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Bruce Yardley appointed Chief Geologist

Bruce Yardley (Leeds University) has been appointed Chief Geologist by The Radioactive Waste Management Directorate (RWMD) of the Nuclear Decommissioning Authority (NDA).

Chartership news

Chartership Officer Bill Gaskarth reports on a projected new logo for use by CGeols, advice on applications and company training schemes

Climate Change Statement Addendum

The Society has published an addendum to 'Climate Change: Evidence from the Geological Record' (November 2010) taking account of new research

Cracking up in Lincolnshire

Oliver Pritchard, Stephen Hallett, and Timothy Farewell consider the role of soil science in maintaining the British 'evolved road'

Critical metals

Kathryn Goodenough* on a Society-sponsored hunt for the rare metals that underpin new technologies

Déja vu all over again

As Nina Morgan Discovers, the debate over HS2 is nothing new...

Done proud

Ted Nield hails the new refurbished Council Room as evidence that the Society is growing up

Earth Science Week 2014

Fellows - renew, vote for Council, and volunteer for Earth Science Week 2014!  Also - who is honoured in the Society's Awards and Medals 2014.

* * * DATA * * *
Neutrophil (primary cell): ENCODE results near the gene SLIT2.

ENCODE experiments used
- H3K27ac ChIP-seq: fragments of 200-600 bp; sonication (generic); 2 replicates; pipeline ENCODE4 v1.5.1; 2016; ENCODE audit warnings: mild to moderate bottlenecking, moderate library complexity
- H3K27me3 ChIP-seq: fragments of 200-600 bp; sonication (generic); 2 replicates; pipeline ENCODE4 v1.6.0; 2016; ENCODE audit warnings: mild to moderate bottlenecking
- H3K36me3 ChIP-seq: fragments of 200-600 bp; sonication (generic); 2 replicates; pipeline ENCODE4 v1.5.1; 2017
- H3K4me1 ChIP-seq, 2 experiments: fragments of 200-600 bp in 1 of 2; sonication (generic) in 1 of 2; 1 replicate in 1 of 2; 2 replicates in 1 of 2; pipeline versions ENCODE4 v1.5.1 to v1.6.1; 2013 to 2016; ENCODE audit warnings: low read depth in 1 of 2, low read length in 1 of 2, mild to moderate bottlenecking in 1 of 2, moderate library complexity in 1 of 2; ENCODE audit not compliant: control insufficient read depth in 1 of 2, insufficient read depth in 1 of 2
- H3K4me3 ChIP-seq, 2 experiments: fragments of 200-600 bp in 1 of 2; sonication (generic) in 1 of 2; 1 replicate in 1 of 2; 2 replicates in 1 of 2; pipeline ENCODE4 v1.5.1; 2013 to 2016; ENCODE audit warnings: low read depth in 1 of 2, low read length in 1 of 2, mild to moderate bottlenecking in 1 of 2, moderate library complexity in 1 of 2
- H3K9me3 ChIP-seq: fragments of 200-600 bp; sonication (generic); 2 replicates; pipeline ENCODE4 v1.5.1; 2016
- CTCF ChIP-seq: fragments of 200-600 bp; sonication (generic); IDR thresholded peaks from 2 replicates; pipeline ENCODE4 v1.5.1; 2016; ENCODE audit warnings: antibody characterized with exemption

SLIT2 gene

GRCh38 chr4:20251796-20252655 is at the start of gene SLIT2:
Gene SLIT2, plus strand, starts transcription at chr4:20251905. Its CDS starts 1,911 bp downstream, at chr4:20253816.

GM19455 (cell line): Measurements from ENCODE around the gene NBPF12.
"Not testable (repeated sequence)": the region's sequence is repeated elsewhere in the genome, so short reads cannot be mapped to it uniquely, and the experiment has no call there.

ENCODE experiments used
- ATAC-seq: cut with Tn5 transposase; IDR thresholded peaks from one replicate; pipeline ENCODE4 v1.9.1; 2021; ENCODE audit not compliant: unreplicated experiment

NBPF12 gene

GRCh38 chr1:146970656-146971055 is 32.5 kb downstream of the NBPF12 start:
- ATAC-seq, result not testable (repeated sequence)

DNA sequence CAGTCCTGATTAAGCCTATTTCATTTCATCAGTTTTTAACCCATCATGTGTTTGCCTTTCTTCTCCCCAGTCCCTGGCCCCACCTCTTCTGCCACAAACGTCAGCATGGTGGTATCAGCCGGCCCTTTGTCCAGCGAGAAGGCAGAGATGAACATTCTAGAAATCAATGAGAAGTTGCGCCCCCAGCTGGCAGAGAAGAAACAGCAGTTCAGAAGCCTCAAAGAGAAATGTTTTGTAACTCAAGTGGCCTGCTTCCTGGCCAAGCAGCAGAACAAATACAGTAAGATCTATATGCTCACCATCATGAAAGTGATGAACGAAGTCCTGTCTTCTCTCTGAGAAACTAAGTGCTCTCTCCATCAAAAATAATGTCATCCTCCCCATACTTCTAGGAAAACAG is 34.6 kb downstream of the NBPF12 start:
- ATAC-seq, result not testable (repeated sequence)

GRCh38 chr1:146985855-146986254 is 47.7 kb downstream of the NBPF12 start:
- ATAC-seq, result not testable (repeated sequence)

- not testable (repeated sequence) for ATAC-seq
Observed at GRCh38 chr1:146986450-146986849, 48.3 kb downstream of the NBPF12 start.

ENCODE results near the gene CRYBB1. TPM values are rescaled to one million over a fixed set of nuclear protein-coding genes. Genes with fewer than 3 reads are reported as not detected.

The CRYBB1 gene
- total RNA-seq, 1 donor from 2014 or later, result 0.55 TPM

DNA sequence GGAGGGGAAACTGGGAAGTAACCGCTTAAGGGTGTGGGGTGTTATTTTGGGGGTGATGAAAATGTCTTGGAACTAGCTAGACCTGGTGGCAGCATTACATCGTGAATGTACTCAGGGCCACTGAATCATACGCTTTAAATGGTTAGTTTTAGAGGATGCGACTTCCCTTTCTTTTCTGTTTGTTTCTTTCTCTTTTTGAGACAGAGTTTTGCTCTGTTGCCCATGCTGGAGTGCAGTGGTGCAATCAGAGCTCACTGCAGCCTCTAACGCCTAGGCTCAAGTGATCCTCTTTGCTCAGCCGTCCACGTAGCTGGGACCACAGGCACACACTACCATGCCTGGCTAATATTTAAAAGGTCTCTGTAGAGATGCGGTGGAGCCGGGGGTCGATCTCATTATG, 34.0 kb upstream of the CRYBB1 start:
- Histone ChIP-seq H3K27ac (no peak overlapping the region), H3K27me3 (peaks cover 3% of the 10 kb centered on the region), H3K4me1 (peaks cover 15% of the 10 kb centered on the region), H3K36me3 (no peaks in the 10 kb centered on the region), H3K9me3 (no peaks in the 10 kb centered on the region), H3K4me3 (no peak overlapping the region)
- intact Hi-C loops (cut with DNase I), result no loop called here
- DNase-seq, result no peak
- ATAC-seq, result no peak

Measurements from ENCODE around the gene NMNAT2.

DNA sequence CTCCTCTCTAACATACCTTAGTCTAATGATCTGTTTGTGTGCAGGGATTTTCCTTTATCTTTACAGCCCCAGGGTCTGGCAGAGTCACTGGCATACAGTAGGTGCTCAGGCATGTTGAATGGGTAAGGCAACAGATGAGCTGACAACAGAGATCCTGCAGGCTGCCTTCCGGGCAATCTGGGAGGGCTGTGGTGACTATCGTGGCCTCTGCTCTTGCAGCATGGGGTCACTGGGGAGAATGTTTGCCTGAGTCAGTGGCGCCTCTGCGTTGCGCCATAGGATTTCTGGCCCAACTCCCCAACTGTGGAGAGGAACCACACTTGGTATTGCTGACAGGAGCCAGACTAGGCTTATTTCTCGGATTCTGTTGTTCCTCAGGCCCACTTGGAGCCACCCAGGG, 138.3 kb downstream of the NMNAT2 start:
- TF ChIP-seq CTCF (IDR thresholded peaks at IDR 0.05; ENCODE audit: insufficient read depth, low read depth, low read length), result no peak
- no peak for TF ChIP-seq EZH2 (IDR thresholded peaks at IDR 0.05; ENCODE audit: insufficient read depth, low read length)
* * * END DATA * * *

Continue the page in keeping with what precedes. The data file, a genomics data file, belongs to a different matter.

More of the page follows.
Fookes celebrated

Peter Fookes (Imperial College, London) celebrated at Society event in honour of Engineering Group Working Parties and their reports

Geology - poor relation?

When are University Earth Science departments going to shed their outmoded obsession with maths, physics and chemistry?

Nancy Tupholme

Nancy Tupholme, Librarian of the Society and the Royal Society, has died, reports Wendy Cawthorne.

Power, splendour and high camp

Ted Nield reviews the refurbishment of the Council Room, Burlington House

The Sir Archibald Geikie Archive at Haslemere Educational Museum

You can help the Haslemere Educational Museum to identify subjects in Sir Archibald Geikie's amazing field notebook sketches, writes John Betterton.

Top bananas

Who are the top 100 UK practising scientists?  The Science Council knows...

April 2012


Putting South Georgia on the Map

Geoscientist 22.03 April 2012

The line “South Georgia rising out of the ocean, like a misplaced section of the Alps” epitomises this book, which it was intended should be written by Duncan Carse, who organised and led three private expeditions to South Georgia in the 1950s. On his death the task devolved on AlecTrendall. This is an important record, which otherwise might have been lost, of the island named by Cook, visited by Bellingshausen, and made famous by Shackleton’s epic boat journey and overland traverse.